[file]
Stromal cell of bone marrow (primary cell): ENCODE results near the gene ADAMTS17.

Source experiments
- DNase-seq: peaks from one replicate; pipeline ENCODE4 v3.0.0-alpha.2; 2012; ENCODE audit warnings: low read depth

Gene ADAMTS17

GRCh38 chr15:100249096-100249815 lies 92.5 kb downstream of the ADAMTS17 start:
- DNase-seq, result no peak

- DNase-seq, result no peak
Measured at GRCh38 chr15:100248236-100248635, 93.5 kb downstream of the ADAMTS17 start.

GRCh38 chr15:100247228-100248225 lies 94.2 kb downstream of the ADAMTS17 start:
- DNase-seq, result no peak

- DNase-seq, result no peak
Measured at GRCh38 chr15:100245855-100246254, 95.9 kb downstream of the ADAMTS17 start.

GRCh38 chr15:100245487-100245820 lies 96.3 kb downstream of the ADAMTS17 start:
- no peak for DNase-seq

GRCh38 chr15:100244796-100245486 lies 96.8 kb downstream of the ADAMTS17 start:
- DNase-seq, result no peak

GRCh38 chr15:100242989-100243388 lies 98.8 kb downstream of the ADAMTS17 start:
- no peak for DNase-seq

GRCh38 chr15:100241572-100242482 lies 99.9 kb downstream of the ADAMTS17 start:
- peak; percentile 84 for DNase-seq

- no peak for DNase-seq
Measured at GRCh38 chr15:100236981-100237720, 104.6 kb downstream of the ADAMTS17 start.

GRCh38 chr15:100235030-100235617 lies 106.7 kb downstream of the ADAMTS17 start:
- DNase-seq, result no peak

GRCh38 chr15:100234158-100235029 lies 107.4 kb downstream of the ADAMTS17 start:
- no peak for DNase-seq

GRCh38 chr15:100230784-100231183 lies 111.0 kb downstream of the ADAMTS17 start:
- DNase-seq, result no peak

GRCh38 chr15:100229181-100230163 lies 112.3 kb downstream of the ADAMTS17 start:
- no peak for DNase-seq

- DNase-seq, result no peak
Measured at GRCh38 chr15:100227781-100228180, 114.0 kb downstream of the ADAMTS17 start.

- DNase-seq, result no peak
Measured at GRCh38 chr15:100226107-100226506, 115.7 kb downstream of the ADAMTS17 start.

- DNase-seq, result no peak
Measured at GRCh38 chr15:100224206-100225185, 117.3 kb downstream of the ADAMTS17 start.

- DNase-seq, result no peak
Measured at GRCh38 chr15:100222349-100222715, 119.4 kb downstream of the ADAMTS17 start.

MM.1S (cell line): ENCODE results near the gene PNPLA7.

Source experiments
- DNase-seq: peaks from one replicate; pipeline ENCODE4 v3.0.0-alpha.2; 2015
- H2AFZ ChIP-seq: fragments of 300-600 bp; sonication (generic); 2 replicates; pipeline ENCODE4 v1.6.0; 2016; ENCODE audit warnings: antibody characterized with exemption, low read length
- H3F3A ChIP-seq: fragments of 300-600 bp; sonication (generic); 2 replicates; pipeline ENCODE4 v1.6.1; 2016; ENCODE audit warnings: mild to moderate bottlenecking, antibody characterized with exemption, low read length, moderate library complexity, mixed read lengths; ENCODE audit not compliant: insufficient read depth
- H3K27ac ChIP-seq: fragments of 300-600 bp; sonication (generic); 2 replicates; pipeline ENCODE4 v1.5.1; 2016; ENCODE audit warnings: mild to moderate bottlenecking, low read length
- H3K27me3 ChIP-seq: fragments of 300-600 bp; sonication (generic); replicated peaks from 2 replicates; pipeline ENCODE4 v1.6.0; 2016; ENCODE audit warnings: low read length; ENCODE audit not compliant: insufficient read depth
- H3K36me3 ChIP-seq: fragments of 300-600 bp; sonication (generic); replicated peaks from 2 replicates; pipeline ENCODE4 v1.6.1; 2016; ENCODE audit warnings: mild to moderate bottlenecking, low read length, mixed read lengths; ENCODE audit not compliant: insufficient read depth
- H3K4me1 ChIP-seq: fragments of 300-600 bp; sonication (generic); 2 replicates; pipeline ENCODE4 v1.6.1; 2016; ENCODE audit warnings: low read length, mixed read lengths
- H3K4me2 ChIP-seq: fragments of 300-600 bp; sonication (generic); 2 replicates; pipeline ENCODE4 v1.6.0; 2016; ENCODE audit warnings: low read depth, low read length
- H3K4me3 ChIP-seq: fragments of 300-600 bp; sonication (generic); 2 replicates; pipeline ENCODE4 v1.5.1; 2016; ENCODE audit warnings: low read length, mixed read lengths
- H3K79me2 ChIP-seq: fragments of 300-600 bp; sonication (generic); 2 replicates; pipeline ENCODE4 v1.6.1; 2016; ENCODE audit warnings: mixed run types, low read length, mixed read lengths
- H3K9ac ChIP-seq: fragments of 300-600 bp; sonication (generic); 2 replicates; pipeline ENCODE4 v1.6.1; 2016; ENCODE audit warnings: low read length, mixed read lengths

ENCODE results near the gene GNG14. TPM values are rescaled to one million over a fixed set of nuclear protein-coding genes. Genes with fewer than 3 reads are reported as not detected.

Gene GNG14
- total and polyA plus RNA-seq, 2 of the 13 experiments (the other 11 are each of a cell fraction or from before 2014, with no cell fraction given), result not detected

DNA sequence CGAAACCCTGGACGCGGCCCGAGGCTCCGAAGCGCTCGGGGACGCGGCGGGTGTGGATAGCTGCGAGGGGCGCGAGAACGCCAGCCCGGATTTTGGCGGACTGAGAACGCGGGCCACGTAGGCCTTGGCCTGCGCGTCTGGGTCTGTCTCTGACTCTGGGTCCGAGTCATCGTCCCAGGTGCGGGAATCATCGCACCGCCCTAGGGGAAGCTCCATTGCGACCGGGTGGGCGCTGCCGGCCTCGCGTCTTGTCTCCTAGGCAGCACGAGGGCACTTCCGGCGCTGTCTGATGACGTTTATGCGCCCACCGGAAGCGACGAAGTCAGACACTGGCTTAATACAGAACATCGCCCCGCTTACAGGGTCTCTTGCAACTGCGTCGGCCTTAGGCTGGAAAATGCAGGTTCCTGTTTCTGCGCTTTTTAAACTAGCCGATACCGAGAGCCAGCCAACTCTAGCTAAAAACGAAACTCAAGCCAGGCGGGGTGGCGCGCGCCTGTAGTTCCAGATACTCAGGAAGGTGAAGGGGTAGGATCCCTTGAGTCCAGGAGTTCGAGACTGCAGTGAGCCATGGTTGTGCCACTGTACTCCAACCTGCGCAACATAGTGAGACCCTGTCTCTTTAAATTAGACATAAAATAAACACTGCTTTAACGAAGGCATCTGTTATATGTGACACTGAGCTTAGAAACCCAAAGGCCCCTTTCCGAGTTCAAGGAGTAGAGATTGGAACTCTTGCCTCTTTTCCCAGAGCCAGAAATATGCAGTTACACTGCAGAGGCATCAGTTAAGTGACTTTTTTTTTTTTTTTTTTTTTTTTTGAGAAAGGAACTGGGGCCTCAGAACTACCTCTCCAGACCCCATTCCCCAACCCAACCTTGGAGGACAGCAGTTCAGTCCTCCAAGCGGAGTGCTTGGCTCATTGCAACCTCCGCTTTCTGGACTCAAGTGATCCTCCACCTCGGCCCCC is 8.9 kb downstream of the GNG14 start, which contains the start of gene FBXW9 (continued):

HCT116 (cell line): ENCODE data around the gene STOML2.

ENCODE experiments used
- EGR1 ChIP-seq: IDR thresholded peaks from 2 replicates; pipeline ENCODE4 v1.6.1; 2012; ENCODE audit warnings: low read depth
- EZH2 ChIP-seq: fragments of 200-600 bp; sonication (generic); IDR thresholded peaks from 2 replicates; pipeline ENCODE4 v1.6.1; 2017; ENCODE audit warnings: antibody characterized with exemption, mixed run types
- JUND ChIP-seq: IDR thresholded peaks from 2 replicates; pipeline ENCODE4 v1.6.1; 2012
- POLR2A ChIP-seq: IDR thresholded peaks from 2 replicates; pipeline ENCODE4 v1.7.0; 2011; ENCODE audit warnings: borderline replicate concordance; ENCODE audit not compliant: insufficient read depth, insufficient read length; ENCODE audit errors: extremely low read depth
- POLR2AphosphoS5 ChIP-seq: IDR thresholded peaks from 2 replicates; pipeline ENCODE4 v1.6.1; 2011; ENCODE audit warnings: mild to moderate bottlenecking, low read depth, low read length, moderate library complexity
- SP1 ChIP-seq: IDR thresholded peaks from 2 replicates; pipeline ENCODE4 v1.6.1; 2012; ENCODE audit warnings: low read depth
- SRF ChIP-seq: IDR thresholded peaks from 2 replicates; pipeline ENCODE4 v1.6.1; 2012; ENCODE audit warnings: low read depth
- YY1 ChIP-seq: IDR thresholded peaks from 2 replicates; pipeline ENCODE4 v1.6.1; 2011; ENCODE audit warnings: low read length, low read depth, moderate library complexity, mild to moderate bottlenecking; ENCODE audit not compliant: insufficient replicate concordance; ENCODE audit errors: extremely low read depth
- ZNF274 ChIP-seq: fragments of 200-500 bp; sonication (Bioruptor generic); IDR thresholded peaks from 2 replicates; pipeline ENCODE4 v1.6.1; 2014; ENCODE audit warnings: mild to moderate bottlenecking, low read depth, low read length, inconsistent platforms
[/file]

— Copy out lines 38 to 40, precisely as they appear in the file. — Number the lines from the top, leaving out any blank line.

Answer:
Measured at GRCh38 chr15:100222349-100222715, 119.4 kb downstream of the ADAMTS17 start.

MM.1S (cell line): ENCODE results near the gene PNPLA7.

Source experiments